That can't happen. I don't guess that my reach is nearly as far as Mr. Aravosis' reach, but I have to do my part. Speak out, do your part to show your support for Obama's newfound caution, his new willingness to step back from the dogma we were all subject to during the campaign, and to think through the impact of his actions. His seeming determination to step cautiously, and seemingly, more moderately, than any of us could have hoped. Go to his website and voice your support for this new direction. He's got links there to a variety of methods to contact him; use them. Add a voice in the growing chorus of folks who are crying out in opposition to the bloggers like AmericaBlog and OpenLeft.

And send a link to this post to everyone in your address book. Edmund Burke said it best:

"The only thing necessary for the triumph of evil is for good men to do nothing."

Don't be one of the folks who looks back sometime later in life knowing that you were one who did nothing. Speak out; do your part.

Sunday, December 7, 2008

More Christmas Pics

So, I've had, like, a dozen people tell me how much they love the pics that Laura over at B. Artistic posted of us (from our Christmas pics), so when we got the CD in the mail yesterday, and I saw how great the rest of the pics were, I knew that I was going to have to post the rest of them here.

But first I had to post my favorite pics! These ones will go on my desk!

The most beautiful woman in the world! (OMW! Those eyes!)

The chicks dig him already (a problem I never had)

Destined to be a supermodel!


Reuters reported tonight that President elect Barack Obama says he won't be smoking in the White House.

Smoking? How come nobody told me that the guy was a smoker?

Or did they? Maybe I just wasn't listening. At any rate, that's kinda cheap feeling--that our President is a smoker. I don't really know how to explain how it makes me feel, but it's one of those embarrassing little details that you really, really hope that your friends overseas don't find out about.

I don't know. It amazes me that a bigger deal wasn't made of his smoking habit prior to the election. For some weird reason, I feel like if it had been more widely publicized, people would have thought twice about voting for him.

If for no other reason than the guy who is going to be the leader of the free World should be doing everything in his power to maintain a healthy lifestyle.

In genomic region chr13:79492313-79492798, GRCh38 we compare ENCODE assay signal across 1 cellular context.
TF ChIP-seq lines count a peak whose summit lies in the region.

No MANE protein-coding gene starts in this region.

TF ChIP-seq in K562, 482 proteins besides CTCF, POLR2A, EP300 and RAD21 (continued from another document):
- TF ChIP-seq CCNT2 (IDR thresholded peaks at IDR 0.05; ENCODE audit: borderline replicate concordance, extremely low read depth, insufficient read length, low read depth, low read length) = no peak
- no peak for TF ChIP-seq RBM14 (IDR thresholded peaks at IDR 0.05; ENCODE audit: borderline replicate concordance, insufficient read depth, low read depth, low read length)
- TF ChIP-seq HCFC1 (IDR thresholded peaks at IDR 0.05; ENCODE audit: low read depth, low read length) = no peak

Imagine our President, four or five years down the road, showing up to a United Nations convention to speak about World Health, in a wheelchair, missing one lung (due to the lung cancer), and toting about an oxygen tank.

It'd make it kinda hard to take the guy serious, you know?

It's even MORE heinous that he was seen numerous time on the campaign trail CHEWING NICOTINE GUM!! (Read the gum story here).

Why'd we vote for this guy again?

Wednesday, December 3, 2008

Feel-Good Diplomacy

The Associated Press reported this morning that the US and Russia are the only two nations that have refused to sign a 92 nation ban on the use of cluster bombs. They follow-up by pointing out that even Afghanistan has signed.

The between-the-lines story is that it's morally repugnant that the US won't sign, that even Afghanistan will sign. It's a bit of a despicible story, really. I mean, how often have you read about the US using cluster bombs? I don't know that we ever have. So what useful purpose will our signing such a treaty serve?

Frankly, I find such treaties to be a waste of time, and nothing more than "feel-good" diplomacy. If, in fact, cluster bombs are inhumane, then it stands to reason that a reasonable nation, interested only in protecting their country, will refrain from using them regardless whether they've signed this treaty.

On the other hand, a country (or terrorist group) who couldn't care less about humanitarianism is not likely likely to honor such a ban--whether they've signed or not.

So even if the US signs, has this agreement done anything to make the world a better or safer place? Probably not.

Why don't we forget about the feel-good diplomacy and focus on doing things that really matter?

Tuesday, December 2, 2008

Family Pics

We had family photos taken last Saturday. They turned out excellent! We haven't seen them all, but we got a sneak peak on our photographer's blog, B. Artistic Photography, and we're VERY happy with what we've seen so far!

I snuck one of the pictures over here (I hope she doesn't get mad!).

Hop over and take a look. And if you live in California, I HIGHLY recommend B. Artistic!